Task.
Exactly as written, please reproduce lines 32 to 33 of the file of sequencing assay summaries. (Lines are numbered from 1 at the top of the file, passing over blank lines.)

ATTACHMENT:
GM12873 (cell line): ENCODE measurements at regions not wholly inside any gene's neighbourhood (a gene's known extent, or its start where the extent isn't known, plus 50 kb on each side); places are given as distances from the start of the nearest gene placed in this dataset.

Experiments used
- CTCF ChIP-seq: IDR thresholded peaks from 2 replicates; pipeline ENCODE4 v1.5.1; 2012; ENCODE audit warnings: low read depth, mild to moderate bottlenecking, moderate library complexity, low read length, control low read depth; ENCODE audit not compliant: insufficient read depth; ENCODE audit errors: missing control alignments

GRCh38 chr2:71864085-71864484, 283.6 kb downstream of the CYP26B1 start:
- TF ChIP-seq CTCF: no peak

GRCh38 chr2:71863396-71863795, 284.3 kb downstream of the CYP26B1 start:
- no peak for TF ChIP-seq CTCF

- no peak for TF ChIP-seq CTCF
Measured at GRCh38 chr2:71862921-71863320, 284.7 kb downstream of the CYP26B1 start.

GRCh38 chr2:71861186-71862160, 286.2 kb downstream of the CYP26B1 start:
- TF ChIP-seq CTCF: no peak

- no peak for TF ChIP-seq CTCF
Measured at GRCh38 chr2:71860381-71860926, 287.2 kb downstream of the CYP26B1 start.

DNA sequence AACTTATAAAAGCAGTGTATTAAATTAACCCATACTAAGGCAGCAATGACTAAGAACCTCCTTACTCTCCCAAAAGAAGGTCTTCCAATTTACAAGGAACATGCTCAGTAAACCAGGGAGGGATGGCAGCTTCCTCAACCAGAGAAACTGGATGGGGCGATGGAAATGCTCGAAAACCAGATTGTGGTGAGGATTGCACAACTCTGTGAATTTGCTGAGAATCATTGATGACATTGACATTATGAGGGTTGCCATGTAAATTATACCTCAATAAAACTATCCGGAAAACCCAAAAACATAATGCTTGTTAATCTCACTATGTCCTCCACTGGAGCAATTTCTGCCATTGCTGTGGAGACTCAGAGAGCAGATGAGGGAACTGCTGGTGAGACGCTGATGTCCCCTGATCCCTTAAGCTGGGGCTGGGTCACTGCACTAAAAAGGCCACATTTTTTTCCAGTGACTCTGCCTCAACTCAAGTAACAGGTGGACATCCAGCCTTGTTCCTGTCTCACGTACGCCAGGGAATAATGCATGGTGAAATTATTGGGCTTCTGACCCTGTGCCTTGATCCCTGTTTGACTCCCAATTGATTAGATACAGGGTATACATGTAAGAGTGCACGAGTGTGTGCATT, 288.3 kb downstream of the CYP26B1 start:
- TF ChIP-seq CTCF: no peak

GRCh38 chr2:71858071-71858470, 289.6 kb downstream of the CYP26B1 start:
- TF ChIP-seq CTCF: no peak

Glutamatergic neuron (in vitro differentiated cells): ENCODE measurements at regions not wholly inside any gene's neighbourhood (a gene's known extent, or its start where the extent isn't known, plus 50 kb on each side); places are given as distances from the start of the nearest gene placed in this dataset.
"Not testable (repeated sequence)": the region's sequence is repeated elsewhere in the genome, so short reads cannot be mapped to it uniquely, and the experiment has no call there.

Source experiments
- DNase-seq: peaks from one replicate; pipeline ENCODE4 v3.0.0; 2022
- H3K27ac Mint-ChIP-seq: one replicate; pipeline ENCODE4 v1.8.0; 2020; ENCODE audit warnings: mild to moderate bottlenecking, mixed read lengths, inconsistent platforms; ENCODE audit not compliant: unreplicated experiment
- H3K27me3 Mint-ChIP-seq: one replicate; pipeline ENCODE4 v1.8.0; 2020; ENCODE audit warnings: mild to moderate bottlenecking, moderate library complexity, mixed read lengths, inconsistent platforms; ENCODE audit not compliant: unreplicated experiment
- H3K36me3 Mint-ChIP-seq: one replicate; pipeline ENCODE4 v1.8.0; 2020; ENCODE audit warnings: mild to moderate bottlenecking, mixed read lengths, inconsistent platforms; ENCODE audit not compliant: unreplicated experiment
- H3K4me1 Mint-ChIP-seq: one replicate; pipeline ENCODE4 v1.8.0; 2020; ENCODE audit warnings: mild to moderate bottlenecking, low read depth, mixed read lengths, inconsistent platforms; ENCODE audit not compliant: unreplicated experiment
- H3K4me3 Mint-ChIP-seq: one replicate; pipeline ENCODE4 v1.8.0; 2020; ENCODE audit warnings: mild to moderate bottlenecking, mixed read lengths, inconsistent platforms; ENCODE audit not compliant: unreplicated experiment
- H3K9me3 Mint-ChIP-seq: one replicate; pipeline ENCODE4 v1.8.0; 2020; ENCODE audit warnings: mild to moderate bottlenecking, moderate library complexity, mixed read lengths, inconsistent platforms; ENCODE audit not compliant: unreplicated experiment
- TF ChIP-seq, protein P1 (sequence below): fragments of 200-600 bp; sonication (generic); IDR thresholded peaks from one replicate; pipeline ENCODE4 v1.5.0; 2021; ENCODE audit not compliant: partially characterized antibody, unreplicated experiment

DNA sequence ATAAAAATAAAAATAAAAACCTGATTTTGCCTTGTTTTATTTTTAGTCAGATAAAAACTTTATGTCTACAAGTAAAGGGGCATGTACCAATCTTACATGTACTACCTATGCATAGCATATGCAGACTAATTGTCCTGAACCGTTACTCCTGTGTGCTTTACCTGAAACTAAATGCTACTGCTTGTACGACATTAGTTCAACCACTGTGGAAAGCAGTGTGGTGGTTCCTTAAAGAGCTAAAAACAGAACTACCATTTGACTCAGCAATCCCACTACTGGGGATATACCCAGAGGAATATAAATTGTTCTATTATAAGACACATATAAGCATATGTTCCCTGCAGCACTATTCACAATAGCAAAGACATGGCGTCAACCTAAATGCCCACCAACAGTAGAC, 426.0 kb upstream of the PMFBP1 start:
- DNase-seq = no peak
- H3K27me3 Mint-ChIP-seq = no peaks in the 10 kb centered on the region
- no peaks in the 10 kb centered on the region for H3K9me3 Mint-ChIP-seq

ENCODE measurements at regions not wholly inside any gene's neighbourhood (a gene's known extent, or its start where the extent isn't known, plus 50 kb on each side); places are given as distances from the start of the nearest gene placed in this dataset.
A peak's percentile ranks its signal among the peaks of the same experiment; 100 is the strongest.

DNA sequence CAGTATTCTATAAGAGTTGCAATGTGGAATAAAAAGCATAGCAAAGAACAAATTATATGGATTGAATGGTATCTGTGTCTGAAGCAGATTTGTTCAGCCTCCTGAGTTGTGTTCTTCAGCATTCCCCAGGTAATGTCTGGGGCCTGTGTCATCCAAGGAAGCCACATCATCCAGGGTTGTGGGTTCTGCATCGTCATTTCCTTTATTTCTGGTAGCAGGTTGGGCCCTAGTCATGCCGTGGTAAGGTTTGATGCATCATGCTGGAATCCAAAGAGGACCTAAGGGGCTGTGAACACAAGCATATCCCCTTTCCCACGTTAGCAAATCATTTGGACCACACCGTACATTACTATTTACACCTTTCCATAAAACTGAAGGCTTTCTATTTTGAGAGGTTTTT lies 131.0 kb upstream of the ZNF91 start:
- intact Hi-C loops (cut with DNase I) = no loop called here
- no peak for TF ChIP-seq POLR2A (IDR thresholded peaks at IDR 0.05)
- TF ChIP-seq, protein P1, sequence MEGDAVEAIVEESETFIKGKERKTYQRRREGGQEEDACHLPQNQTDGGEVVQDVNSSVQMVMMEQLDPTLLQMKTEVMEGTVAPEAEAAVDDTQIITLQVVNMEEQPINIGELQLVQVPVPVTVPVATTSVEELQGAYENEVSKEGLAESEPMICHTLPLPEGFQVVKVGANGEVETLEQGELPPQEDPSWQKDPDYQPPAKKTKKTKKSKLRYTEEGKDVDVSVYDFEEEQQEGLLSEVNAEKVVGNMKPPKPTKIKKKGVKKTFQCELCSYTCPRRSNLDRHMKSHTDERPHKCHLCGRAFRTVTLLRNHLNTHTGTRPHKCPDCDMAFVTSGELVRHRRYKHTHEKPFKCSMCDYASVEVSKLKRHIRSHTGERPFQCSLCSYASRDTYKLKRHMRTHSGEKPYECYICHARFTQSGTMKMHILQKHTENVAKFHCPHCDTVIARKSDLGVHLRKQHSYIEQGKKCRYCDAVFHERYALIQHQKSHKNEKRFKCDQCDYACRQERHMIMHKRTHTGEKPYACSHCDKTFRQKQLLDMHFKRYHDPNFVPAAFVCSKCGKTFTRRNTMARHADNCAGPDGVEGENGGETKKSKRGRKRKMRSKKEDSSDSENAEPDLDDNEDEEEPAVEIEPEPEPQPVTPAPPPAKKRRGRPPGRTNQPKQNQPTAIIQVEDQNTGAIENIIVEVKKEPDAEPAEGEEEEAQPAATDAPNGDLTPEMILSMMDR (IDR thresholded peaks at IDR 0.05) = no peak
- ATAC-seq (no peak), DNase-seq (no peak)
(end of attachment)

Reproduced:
- no peaks in the 10 kb centered on the region for H3K9me3 Mint-ChIP-seq

ENCODE measurements at regions not wholly inside any gene's neighbourhood (a gene's known extent, or its start where the extent isn't known, plus 50 kb on each side); places are given as distances from the start of the nearest gene placed in this dataset.